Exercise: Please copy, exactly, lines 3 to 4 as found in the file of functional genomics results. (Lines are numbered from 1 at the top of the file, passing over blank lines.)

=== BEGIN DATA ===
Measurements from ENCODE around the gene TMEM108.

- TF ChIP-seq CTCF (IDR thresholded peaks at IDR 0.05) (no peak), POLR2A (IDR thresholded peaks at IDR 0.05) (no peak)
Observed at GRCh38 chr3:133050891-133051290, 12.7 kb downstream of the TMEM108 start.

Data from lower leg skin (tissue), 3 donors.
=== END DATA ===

Observed at GRCh38 chr3:133050891-133051290, 12.7 kb downstream of the TMEM108 start.

Data from lower leg skin (tissue), 3 donors.